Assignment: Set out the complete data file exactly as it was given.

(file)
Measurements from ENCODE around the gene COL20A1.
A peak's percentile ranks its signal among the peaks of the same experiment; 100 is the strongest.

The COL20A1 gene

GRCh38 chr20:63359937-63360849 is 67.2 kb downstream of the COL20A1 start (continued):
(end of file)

Measurements from ENCODE around the gene COL20A1.
A peak's percentile ranks its signal among the peaks of the same experiment; 100 is the strongest.

The COL20A1 gene

GRCh38 chr20:63359937-63360849 is 67.2 kb downstream of the COL20A1 start (continued):